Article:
Producers urged to stand by what they sell, through LPAs

Beef Central, 27/07/2012


As consumer scrutiny of the production of food grows, Australia’s beef producers are again being urged to commit to the industry’s Livestock Production Assurance program.

LPA is the Australian livestock industry’s on-farm food safety program, introduced seven years ago.

It underpins the LPA National Vendor Declaration which all LPA-accredited producers are required to sign when selling livestock.

From August 1 this year, accredited producers will be required to confirm their commitment to the LPA program when ordering new NVD booklets. If they do not, they will be unable to purchase LPA NVDs.

“In signing the declaration, producers are pledging that they have carried out all the farm management practices that underpin the LPA standards,” said LPA advisory committee chairman Kevin Roberts.

“These practices ensure that the red meat produced is safe to eat, and meets the stringent conditions of our export markets.

“The success of our livestock industry is underpinned by Australia’s enviable reputation as a producer of safe red meat. We export red meat to over 100 countries with varying food safety and market requirements,” Mr Roberts said.

“LPA provides a food safety assurance to these customers. It’s about every individual producer fulfilling their responsibility in the safe production of red meat. Signing the LPA NVD demonstrates that producers stand by what they sell.”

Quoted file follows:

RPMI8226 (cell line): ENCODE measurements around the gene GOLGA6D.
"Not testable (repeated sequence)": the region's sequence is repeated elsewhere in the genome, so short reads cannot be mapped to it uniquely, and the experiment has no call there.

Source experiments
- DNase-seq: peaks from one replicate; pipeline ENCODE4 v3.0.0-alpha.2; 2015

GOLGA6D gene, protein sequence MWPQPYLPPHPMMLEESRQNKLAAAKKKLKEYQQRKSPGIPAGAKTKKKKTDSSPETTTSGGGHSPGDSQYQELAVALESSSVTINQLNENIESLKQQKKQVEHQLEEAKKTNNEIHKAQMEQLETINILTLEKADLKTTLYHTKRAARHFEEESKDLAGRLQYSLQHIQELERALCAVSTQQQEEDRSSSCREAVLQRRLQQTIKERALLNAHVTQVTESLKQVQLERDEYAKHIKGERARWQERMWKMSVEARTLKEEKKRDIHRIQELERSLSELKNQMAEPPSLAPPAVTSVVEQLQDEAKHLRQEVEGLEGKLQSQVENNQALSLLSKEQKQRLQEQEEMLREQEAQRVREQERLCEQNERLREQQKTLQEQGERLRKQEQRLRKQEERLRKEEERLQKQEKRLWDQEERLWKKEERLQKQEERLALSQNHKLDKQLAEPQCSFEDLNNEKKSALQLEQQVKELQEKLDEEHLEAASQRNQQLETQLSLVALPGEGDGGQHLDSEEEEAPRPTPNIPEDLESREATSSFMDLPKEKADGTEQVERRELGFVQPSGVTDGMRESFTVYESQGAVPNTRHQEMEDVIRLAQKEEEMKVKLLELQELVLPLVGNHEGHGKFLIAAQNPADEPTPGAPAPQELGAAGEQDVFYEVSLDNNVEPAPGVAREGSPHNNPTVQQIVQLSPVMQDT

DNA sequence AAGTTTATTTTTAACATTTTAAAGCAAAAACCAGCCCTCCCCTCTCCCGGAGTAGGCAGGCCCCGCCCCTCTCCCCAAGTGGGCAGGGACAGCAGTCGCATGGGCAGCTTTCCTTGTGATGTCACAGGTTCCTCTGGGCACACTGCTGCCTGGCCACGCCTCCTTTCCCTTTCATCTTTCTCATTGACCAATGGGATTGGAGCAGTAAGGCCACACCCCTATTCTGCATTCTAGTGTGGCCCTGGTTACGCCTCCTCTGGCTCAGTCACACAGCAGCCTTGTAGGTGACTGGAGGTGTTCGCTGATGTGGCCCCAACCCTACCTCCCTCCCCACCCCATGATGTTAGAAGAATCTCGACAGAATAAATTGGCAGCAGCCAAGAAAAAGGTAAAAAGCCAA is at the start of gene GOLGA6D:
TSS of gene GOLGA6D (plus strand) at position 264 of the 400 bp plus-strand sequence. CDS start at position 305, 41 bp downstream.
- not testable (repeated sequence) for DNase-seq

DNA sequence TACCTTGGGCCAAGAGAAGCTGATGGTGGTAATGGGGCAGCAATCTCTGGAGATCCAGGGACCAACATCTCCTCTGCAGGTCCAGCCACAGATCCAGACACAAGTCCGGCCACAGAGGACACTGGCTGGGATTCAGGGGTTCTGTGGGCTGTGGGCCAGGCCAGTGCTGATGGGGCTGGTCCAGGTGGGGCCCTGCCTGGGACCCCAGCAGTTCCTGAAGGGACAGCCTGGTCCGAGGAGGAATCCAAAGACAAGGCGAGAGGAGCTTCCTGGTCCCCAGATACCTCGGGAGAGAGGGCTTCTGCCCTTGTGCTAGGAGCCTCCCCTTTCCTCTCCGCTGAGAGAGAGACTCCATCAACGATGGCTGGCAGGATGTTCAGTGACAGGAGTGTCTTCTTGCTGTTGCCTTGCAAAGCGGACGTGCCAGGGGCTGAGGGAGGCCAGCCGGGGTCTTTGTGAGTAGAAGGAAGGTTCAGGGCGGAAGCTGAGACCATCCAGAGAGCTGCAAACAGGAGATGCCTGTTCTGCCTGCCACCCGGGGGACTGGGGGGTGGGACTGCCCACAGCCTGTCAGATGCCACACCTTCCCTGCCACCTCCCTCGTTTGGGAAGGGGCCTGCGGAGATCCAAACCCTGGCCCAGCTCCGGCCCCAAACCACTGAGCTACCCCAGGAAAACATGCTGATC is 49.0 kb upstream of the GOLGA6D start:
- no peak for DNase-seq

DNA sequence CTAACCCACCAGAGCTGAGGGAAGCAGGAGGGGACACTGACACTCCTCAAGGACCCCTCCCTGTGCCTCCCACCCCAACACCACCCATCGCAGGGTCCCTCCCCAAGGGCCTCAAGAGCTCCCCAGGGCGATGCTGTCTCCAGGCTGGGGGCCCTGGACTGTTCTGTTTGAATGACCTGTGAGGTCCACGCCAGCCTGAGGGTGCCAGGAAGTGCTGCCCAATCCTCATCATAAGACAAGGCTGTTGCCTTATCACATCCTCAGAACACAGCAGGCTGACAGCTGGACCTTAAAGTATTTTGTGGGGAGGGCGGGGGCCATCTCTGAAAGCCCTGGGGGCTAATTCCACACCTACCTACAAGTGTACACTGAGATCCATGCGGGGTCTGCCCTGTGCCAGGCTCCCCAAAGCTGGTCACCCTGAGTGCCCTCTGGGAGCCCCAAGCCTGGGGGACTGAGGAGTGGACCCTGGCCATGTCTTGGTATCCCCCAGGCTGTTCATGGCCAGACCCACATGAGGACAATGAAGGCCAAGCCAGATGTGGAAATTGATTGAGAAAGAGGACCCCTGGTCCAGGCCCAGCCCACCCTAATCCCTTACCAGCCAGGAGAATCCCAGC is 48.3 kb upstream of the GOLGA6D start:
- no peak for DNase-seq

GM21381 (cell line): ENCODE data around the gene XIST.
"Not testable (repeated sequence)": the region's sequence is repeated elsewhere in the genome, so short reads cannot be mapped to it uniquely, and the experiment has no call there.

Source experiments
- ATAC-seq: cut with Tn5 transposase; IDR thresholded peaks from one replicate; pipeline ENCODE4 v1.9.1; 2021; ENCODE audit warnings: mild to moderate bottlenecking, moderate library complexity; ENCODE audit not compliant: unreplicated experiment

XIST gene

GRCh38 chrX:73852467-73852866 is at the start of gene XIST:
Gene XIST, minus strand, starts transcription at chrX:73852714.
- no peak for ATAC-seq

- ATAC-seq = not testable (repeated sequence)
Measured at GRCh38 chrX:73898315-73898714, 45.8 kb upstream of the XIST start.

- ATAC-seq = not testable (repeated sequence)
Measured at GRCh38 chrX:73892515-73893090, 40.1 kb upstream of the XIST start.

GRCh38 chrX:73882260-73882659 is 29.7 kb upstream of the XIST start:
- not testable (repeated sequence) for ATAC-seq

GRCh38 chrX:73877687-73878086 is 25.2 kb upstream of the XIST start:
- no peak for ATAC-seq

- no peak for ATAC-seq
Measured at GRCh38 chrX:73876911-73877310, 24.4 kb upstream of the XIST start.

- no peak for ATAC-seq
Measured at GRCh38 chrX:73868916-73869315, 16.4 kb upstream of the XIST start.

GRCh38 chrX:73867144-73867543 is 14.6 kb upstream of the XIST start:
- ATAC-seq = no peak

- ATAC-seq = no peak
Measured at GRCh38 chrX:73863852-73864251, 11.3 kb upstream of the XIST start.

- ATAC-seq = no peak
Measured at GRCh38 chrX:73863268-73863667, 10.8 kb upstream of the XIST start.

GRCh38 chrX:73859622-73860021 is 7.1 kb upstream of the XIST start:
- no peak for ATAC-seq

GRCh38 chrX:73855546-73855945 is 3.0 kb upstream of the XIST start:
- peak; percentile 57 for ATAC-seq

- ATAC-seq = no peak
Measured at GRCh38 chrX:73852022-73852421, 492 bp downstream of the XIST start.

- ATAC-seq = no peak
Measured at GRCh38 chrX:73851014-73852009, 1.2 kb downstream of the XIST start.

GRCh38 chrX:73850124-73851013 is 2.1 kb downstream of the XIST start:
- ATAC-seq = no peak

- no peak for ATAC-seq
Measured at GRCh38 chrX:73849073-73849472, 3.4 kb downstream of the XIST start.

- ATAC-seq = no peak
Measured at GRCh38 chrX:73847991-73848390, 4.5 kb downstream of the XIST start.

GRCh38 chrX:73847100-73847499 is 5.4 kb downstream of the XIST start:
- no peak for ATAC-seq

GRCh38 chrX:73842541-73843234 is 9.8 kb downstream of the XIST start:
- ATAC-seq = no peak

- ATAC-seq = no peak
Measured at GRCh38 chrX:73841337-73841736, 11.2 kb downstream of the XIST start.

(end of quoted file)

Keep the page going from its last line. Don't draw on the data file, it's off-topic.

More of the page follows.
According to Mr Roberts, the Australian red meat industry, its reputation in both domestic and international markets, and the livelihoods of individual livestock producers are dependent on all participants fulfilling the obligations of LPA accreditation.

LPA accreditation also ensures that livestock sells for the highest possible price and is not discounted.

To renew their commitment to the program, producers are required to complete a declaration with nine questions. This can be done online via or by calling the LPA helpline on 1800 683 111.

“Accredited producers have previously agreed to the requirements of the program and the recommitment process is a way to ensure awareness of the on-farm practices required under LPA is maintained,” Mr Roberts said.

“The LPA advisory committee has agreed to this way forward because all LPA-accredited producers need to be aware of and understand their responsibilities under the program.”

LPA is overseen by the industry’s LPA Advisory Committee (LPAAC), made up of representatives of peak bodies in the red meat production business. It aims to provide an assurance of the safety of red meat grown on Australian properties.


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